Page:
Photographer: Wes Allison Model: Kate Everard Stylist: Sarah Ellis Makeup/Hair: Valc@iconi
Has anyone seen a car like this before? It looks like a B-body with wheels and a dark-cherry paintjob, so what’s the big deal? If you look again, you’ll notice the paint has metalflake and highlights that only come out in the sun. Staring longer, you’ll see the car is part ’70 Plymouth and part ’69 Dodge. With such a seamless merger, it’s hard to know. Inside is creamy leather that fits and smells like a new Ferrari. What it all amounts to is a Roadster Show–caliber build on what should be a pedestrian Mopar. It’s leaning toward a 100-point street-machine restoration, if there is such a thing. First of its kind.
“This car just looks like an ’80s to ’90s street machine with candy paint and Center Lines,” says Steve Strope, builder of the car he calls the Road Bee. “At fast glance externally, it is reminiscent of a cool street machine.” And that was the point. Steve was standing in the dark cavern of the Car Craft photo studio with photographer Wes Allison and your author. We were trying to figure out exactly who would notice the ’70 Plymouth Sport Satellite body with a ’69 Dodge Super Bee front end, and who would want to build one.
“The owner of this car isn’t really a car guy the way we think of it,” Steve says. “He looked at models and decided he wanted a B-body Mopar, but he liked the tail section of the GTX and Sport Satellite and the front end of the ’69 Super Bee with the Ramchargers hood. He asked me if I could put the two together.”
We spoke to owner Mike Jadon about the unusual combination. “I was liking the ’70 Roadrunner and the ’69 Super Bee after seeing the Petrol Charger [also built by Steve], so I gave him a call,” Mike says. “I was raised in the Canoga Park area of California, which was filled with street machines like this one. To me, that early ’80s look has always been the quintessential look for a muscle car.” Mike also remembered doing a little street racing with his uncle in a ’69 Charger in the late ’70s. They got beat by a four-speed Coronet, so Mike made sure his build had a stick.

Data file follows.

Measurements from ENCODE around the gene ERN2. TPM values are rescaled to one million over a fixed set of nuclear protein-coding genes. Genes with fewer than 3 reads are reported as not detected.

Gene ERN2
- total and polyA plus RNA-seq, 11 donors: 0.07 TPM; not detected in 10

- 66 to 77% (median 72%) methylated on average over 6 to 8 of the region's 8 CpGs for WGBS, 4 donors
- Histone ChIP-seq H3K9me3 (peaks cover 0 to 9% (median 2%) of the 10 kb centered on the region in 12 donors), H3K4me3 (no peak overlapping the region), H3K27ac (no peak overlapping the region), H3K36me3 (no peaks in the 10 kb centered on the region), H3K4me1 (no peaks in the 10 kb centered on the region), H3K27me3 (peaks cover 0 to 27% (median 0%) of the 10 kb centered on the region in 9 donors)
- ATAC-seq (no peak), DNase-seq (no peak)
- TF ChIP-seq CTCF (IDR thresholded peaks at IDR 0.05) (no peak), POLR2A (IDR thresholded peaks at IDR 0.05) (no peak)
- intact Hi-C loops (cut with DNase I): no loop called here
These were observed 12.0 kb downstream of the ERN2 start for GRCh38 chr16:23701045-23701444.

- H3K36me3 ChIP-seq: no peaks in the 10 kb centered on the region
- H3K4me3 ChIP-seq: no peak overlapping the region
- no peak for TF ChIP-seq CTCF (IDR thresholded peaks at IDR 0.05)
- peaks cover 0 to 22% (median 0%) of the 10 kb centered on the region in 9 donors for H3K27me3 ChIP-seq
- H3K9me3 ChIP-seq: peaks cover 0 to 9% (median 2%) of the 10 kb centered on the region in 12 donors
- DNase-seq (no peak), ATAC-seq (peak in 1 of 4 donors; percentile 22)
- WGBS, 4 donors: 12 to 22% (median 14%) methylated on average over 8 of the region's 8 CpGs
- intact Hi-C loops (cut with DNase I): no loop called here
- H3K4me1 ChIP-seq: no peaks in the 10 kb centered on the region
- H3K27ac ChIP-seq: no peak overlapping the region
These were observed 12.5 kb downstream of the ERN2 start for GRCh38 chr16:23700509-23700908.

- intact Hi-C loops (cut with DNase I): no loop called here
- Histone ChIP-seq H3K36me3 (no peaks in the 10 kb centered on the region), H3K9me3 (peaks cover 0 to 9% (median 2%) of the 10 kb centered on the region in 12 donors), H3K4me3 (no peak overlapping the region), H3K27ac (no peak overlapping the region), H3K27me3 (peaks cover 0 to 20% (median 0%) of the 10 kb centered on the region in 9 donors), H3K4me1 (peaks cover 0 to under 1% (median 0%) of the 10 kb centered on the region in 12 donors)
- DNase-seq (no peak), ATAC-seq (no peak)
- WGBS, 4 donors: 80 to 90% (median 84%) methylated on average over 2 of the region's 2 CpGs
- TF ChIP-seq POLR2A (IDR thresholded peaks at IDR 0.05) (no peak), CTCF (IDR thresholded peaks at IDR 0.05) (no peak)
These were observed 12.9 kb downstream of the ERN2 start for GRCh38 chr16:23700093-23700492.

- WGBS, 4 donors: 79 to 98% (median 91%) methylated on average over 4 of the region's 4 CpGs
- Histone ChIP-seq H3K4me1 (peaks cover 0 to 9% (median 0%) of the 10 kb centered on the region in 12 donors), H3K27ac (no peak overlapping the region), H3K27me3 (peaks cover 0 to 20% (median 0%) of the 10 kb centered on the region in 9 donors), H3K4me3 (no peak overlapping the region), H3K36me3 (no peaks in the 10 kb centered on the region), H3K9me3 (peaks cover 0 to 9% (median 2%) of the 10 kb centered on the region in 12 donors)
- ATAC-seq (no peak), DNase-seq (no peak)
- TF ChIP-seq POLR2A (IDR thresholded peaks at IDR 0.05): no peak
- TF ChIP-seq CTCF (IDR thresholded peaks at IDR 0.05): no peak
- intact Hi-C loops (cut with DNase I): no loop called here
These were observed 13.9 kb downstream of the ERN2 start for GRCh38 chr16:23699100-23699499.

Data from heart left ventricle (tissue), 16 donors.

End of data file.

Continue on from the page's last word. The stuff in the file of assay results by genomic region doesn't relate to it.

After a long conversation about Mopar B-bodies, Steve found out about what he calls the magic door: the ’69 Dodge Coronet/Super Bee door was the ’70 Satellite/Road Runner/GTX door over at Plymouth. That allowed Steve to add the frontend to the rest of the car—as a bolt-on—to create something you really have to stare at. Bolt-on. Yeah, right.
The base car is a ’70 Sport Satellite from the Bay Area, which had more rust than Steve hoped it would. The roof came off and was replaced with parts from Daryl Finch from Wrightwood, California. Daryl also provided the frontend from a field nicknamed Mopar Flats. The parts were finagled over the next two years at Steve’s shop, Pure Vision Design in Simi Valley, California. Is this the first of many street-machine restorations? Is there space in the concours for a wine-and-cheese street machine to be haggled over by guys who flew in by helicopter? We hope not.
Who: Mike Jadon
Builder: Steve Strope, Pure Vision
What: ’70 Plymouth Satellite
Where: Simi Valley, CA